What does the word resolve mean to you?
The dictionary definition is “an unwavering determination.” It is a commitment that you make to yourself to accomplish what you want. For example:
- How do I get promoted?
- How do I find a job I love?
- How do I earn what I deserve?
- How do I start a business about which I’ve dreamt?
- How do I deal with an evil boss?
High achievers make these things happen for themselves over and over again. How?
They demonstrate resolve on a daily basis and from generation to generation. Let’s look at a couple of examples.
A Young Man without a Role Model
Let me introduce you to a young man…It was 1855; the young man finished high school, focused on bookkeeping and the fundamentals of commerce.
His dad was a charlatan, a snake oil salesman. The young man did not have very good role models.
He started looking for a job, making a list of every business in Cleveland and began knocking on doors, six days per week, morning to night, averaging six businesses per day.
He had to go to the business, figure out who owned the business, seek a few minutes of that person’s time and discuss opportunities with him.
In the world before internet, an applicant had to convince the owner to employ him or herself right on the spot or move on to the next firm and repeat the process.
This was quintessential cold calling or cold knocking.
After six weeks, the young man exhausted the entire list. Not a single offer was made but he never wavered or took the rejections personally.
Uncowed, he started back at the top of the list, prepared to repeat the whole process over again, and on September 26th, a day he would celebrate for the rest of his life, he landed a job as a bookkeeper for a wholesale produce commission warehouse, a firm that had previously rejected him.
Does anybody know this young man? Based on Ron Chernow’s book, Titan, this is John D. Rockefeller, who would become the richest person in the world due to his starting and running Standard Oil. The Standard Oil name is no longer used but its legacy lives on in other companies it created or acquired including ExxonMobil and Chevron.
Rockefeller exhibited resolve. He would not be denied a job.
When you are facing adversity, do you summon this level of resolve?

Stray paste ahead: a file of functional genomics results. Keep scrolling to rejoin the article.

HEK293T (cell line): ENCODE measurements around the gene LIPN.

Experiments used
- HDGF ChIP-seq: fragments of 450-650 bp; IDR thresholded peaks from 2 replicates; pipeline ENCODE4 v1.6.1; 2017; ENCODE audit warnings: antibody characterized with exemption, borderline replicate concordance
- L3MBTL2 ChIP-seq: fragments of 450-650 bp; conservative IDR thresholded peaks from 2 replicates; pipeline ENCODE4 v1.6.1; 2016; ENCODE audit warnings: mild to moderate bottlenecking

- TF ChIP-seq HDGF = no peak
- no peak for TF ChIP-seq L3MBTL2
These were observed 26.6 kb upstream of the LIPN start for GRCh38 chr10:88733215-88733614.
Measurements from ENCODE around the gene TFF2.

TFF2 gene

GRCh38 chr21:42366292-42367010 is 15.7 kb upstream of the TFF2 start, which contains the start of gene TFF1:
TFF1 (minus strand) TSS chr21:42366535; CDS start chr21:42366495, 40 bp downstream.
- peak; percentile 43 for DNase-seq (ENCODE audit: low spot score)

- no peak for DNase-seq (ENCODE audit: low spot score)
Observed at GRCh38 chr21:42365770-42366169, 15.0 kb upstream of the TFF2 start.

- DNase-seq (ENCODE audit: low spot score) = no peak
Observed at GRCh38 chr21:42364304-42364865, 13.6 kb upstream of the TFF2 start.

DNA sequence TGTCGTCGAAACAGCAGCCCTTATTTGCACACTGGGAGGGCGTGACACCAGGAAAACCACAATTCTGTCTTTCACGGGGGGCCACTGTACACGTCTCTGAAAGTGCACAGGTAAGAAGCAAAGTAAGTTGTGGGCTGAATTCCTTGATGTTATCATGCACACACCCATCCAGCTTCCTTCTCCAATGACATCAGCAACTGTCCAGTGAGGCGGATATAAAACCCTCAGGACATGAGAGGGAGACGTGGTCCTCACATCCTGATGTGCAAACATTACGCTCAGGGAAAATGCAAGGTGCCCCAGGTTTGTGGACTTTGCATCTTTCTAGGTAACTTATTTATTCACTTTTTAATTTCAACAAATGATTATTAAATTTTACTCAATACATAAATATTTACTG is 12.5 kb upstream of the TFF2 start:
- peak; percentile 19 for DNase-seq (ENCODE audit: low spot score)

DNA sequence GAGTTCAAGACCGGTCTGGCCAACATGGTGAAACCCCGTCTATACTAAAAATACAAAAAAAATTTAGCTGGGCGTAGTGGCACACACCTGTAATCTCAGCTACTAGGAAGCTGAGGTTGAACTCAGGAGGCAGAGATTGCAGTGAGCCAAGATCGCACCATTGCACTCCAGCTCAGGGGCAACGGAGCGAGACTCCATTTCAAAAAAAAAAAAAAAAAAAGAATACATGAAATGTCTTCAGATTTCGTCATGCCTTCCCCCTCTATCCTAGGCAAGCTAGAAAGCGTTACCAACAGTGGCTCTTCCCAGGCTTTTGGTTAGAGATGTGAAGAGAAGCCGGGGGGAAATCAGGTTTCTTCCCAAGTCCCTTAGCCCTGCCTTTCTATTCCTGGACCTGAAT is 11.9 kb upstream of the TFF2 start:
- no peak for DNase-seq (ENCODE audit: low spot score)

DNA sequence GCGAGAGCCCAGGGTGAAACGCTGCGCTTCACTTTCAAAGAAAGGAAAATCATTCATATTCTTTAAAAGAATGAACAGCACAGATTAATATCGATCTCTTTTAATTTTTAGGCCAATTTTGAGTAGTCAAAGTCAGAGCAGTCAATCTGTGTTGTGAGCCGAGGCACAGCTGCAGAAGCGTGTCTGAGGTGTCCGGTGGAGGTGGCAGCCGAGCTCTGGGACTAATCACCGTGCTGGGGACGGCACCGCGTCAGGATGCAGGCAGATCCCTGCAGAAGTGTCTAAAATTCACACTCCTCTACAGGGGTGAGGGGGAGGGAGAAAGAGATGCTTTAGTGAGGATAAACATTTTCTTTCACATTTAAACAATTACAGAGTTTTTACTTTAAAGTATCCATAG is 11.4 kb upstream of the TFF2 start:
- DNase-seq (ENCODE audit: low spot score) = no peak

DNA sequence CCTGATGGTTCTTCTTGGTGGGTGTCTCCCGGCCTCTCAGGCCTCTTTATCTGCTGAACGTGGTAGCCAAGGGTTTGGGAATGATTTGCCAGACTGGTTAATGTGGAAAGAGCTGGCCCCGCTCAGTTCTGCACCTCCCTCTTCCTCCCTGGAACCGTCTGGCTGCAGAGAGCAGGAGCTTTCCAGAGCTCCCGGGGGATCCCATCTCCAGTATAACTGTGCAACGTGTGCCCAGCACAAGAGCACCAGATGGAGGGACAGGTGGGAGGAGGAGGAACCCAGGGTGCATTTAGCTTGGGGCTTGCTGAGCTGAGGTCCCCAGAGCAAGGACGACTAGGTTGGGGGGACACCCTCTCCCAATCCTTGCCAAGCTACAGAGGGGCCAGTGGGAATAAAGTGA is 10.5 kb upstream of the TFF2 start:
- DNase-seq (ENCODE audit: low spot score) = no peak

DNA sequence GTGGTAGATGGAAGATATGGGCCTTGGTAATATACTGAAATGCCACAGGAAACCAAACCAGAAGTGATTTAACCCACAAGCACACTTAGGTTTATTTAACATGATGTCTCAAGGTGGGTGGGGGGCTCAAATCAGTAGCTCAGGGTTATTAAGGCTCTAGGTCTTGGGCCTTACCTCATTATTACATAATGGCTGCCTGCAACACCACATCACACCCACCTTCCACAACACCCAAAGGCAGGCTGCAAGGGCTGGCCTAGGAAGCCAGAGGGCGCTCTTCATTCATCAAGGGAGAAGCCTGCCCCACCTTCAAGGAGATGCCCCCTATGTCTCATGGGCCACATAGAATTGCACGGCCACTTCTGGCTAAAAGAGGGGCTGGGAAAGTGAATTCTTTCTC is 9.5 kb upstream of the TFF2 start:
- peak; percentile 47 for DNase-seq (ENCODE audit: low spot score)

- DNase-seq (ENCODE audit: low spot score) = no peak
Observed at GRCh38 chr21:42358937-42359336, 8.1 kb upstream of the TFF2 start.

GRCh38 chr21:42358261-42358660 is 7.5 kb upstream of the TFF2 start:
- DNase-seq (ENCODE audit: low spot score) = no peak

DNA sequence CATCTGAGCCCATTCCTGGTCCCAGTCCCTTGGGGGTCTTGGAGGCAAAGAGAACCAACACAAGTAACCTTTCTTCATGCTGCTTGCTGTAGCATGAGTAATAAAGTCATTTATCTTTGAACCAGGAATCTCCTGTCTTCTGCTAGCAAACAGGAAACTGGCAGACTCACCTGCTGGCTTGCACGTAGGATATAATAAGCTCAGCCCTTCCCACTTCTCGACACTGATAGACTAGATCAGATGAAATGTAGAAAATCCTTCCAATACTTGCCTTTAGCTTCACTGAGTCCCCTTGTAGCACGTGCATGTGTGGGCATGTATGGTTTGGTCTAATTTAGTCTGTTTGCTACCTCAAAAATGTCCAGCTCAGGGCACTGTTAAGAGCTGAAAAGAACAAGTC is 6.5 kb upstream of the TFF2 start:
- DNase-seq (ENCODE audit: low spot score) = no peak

Certainly, you are capable.
But how do you do it?
A Culture of Discipline
Let’s look at a second, more contemporary, example: Elon Musk.
His entrepreneurial exploits are well documented: Paypal, Tesla and SpaceX with more companies in development. How does he do it?
Resolve plays a huge part. He believes deeply in mankind’s need for reducing our dependency on finite energy sources.
Musk, like Rockefeller before him, understands the importance of goal-setting to keep his commitments. Granted his goal-setting is on a large scale, however, goal-setting works the same for you and me.
To summarize Musk and Rockefeller’s goal-setting mindset: “A culture of discipline is not a principle of business. It is a principle of greatness.”
Resolve consists of an unwavering determination and goal-setting but you might be thinking what is the trick to actually follow through on my overarching goals? After all, we frequently set goals that we don’t finish (New Year’s resolutions, anyone?).
Key is to Write Goals in a Certain Way
The key is to write goals down – in a certain way.
When you write them down, it helps to clarify your thinking. It helps you take action. It helps you overcome your resistance and you can see and celebrate your success.
In one study of 250 people, researchers studied to see what role motivation and goal setting had on exercise so they split them up into three groups.
One of the groups was just told to exercise over the course of a two-week period and they were just asked to read a random paragraph in a novel with no rhyme or reason.
The second group, they did the same thing too but asked them to read the phrase. It said, “Exercise reduces the risk of cardiovascular disease.”
The third group, they would ask them to do that and write down specifically on what day, at what time and where they would exercise.
The last group exercised at triple the rate of the other groups.
The Bottom Line
What pulls the desire out of you isn’t your level of motivation; it’s your plan for implementation.
Go forth and build your resolve to achieve your next big goal in work and in life.
Enjoy this article? Here are three more things you might like:
- Interesting articles: Read my best articles on topics like habits, goal setting, motivation, and productivity.
- Online course: Achieve Big Goals in life and work through this live, online small group coaching class. Contact me to get on the waiting list.
- Keynote speaking: Hire me to speak to your organization or team about procrastination, career development, leadership and charisma.
- 52 Inspirational Quotes: Delivered on Monday to give you an instant dose of motivation.
Please use the social media buttons to share this article with a friend who can benefit from it.